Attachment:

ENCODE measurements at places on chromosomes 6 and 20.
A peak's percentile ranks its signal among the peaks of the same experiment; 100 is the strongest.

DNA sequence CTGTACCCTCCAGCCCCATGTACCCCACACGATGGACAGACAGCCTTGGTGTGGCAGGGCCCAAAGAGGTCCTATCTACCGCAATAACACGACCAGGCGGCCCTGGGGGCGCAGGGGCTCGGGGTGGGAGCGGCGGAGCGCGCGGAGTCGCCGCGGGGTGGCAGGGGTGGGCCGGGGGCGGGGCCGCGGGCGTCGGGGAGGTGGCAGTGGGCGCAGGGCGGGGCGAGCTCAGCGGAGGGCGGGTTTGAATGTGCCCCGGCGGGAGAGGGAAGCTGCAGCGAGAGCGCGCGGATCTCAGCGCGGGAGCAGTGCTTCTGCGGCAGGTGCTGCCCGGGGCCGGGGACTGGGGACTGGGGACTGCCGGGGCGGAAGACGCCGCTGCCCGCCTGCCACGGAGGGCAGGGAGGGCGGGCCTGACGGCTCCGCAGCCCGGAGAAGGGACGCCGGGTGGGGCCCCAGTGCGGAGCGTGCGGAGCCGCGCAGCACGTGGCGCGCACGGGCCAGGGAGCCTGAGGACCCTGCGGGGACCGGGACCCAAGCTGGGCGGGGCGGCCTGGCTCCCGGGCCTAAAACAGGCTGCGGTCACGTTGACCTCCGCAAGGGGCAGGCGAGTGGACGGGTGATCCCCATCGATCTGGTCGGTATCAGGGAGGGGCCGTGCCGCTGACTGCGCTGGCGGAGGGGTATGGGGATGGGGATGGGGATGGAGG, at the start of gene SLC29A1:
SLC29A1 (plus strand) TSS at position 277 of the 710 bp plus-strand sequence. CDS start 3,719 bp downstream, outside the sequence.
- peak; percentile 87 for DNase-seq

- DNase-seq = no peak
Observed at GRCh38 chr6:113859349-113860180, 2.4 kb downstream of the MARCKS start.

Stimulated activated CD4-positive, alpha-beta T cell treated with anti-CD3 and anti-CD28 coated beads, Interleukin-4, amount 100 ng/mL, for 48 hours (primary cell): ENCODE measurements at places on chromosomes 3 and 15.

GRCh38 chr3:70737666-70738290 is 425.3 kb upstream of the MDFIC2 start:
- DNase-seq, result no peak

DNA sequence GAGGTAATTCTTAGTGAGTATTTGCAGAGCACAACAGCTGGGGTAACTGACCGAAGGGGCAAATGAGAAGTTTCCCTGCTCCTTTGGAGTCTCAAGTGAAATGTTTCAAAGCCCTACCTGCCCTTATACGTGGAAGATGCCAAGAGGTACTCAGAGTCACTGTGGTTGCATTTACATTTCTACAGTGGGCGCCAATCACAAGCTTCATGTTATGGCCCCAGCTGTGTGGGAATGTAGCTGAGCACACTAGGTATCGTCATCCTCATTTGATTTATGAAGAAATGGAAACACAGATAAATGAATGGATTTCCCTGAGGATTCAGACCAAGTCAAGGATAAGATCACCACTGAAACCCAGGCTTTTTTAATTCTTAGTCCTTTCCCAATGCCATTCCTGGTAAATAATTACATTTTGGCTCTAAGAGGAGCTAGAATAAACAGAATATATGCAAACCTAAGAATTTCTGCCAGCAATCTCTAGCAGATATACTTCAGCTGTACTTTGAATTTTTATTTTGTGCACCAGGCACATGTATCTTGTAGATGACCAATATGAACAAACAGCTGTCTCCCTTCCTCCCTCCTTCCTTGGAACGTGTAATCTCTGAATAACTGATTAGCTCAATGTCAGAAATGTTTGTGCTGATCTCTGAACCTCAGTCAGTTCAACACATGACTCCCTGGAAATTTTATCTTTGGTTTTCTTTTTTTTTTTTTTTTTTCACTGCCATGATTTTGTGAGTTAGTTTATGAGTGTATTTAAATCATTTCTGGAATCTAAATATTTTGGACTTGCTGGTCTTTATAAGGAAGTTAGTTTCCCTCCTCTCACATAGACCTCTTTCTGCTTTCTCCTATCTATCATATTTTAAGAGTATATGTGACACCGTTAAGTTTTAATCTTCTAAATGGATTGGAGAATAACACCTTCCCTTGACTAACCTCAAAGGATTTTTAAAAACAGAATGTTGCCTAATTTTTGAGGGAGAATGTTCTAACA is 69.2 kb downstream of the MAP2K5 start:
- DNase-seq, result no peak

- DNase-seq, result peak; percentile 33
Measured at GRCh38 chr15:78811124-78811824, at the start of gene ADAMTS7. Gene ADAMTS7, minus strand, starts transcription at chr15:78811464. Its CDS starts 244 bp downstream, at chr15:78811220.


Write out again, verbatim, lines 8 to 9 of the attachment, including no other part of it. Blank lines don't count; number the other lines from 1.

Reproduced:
Stimulated activated CD4-positive, alpha-beta T cell treated with anti-CD3 and anti-CD28 coated beads, Interleukin-4, amount 100 ng/mL, for 48 hours (primary cell): ENCODE measurements at places on chromosomes 3 and 15.

GRCh38 chr3:70737666-70738290 is 425.3 kb upstream of the MDFIC2 start: